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Effects of Increases in Atmospheric CO2 and Nitrogen Deposition on the Productivity of the Terrestrial Biosphere
Churkina, G., Brovkin, V., von Bloh, W., Trusilova, K., Jung, M. and Dentener, F. 2009. Synergy of rising nitrogen depositions and atmospheric CO2 on land carbon uptake moderately offsets global warming. Global Biogeochemical Cycles 23: 10.1029/2008GB003291.

What was done
"To investigate feedbacks between climate, atmospheric CO2, atmospheric nitrogen deposition and carbon uptake of the land over almost two centuries [1860-2030]," the authors say they coupled "an earth system model of intermediate complexity" with "a biogeochemical process model" that they used with a "carbon and nitrogen allocation routine" that was "parameterized for seven vegetation types" that included "deciduous broadleaf forest, evergreen needleleaf forest, evergreen broadleaf forest, evergreen deciduous forest, shrubland, C4 and C3 grasslands," where they initialized the system by running the model "to a steady state to obtain the size of the ecosystem's carbon and nitrogen pools" under the assumption the ecosystem was "in equilibrium with the long-term climate," utilizing "daily climate data from NCEP Reanalysis for 1968-1977, constant preindustrial atmospheric nitrogen deposition, and CO2 concentration."

What was learned
Churkina et al. first determined that their global- and continental-scale estimates of land carbon uptake in the 1990s were "consistent with previously reported data." This comparison with the real world gave them confidence in the results their modeling exercise projected for the future, namely, that "increasing nitrogen deposition and the physiological effect of elevated atmospheric CO2 on plants have the potential to increase the land carbon sink, to offset the rise of CO2 concentration in the atmosphere, and to reduce global warming." More specifically, they found that predicted changes in climate, CO2 and nitrogen deposition for the year 2030 were sufficient to offset atmospheric CO2 by a sizable 41 ppm. And if likely land use changes were included in the calculations, the offset rose to a huge 76 ppm.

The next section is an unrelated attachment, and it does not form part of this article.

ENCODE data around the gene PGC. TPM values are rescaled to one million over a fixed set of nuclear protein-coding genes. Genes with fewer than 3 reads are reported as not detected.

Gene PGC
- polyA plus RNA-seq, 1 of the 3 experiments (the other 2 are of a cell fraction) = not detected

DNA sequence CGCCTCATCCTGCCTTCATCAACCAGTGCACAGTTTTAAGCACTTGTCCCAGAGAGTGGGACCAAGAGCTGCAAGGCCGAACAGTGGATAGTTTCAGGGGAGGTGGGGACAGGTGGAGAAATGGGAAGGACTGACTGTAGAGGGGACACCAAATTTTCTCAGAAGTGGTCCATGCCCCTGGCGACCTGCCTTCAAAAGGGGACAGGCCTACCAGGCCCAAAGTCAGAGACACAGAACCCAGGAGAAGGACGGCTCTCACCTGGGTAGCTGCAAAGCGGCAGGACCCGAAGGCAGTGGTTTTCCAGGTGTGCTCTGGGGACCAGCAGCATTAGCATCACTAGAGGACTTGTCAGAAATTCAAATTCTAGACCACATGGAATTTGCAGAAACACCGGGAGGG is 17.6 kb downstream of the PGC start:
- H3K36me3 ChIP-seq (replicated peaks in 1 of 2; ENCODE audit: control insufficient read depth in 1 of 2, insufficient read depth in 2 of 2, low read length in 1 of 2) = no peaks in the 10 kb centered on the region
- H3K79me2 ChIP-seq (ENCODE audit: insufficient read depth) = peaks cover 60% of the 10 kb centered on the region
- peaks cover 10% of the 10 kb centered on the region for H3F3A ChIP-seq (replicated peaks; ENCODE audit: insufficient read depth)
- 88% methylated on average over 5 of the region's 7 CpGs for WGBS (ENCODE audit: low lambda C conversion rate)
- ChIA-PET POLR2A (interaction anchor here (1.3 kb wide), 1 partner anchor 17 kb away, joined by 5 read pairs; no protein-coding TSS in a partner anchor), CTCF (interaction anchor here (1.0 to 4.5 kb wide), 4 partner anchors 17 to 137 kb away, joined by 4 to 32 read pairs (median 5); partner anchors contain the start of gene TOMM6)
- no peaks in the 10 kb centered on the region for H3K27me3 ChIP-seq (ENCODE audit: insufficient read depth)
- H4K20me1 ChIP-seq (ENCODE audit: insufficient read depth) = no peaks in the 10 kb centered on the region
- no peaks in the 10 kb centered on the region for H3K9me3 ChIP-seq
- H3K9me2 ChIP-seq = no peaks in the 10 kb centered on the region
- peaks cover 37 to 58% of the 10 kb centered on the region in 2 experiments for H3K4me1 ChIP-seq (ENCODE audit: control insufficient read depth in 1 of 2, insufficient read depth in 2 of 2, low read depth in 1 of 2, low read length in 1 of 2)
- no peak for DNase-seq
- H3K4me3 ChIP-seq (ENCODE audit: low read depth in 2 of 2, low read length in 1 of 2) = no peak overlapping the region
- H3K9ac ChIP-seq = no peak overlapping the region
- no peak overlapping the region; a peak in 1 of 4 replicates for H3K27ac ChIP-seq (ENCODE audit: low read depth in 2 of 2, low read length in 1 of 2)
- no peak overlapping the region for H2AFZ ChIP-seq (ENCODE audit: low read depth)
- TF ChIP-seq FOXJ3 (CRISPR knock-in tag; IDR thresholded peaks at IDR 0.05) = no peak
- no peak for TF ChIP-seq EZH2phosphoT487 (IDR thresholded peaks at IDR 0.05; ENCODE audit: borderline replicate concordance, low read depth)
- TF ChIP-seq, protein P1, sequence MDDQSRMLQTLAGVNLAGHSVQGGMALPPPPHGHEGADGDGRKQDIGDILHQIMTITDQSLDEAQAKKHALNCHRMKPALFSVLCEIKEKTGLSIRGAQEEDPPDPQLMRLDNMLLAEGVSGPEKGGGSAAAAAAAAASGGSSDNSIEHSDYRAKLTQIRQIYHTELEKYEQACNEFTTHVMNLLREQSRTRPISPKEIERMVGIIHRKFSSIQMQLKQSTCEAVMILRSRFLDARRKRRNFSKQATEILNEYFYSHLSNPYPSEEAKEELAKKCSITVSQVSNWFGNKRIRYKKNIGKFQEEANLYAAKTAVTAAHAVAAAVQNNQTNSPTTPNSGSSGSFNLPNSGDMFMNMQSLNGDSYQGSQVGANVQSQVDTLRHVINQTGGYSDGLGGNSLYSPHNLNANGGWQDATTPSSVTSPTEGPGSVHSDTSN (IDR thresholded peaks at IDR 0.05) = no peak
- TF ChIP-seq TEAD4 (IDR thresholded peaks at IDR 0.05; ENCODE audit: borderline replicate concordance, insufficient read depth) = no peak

What it means
In the words of the six scientists who conducted the work, the results of their study suggest that "reforestation and sensible ecosystem management in industrialized regions may have larger potential for climate change mitigation [italics added, which they equate with buying time] than anticipated [italics added, which they equate with currently thought]."

Reviewed 17 March 2010